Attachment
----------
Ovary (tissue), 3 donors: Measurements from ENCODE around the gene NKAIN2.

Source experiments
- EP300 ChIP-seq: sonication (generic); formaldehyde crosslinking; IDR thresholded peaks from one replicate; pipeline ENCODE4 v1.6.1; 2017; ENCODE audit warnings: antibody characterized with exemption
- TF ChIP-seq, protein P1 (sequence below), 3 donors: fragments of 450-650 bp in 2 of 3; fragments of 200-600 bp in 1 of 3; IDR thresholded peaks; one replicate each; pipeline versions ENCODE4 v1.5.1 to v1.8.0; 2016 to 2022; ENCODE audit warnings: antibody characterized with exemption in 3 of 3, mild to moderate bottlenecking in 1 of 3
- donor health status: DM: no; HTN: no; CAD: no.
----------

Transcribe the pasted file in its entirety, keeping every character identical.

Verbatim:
Ovary (tissue), 3 donors: Measurements from ENCODE around the gene NKAIN2.

Source experiments
- EP300 ChIP-seq: sonication (generic); formaldehyde crosslinking; IDR thresholded peaks from one replicate; pipeline ENCODE4 v1.6.1; 2017; ENCODE audit warnings: antibody characterized with exemption
- TF ChIP-seq, protein P1 (sequence below), 3 donors: fragments of 450-650 bp in 2 of 3; fragments of 200-600 bp in 1 of 3; IDR thresholded peaks; one replicate each; pipeline versions ENCODE4 v1.5.1 to v1.8.0; 2016 to 2022; ENCODE audit warnings: antibody characterized with exemption in 3 of 3, mild to moderate bottlenecking in 1 of 3
- donor health status: DM: no; HTN: no; CAD: no.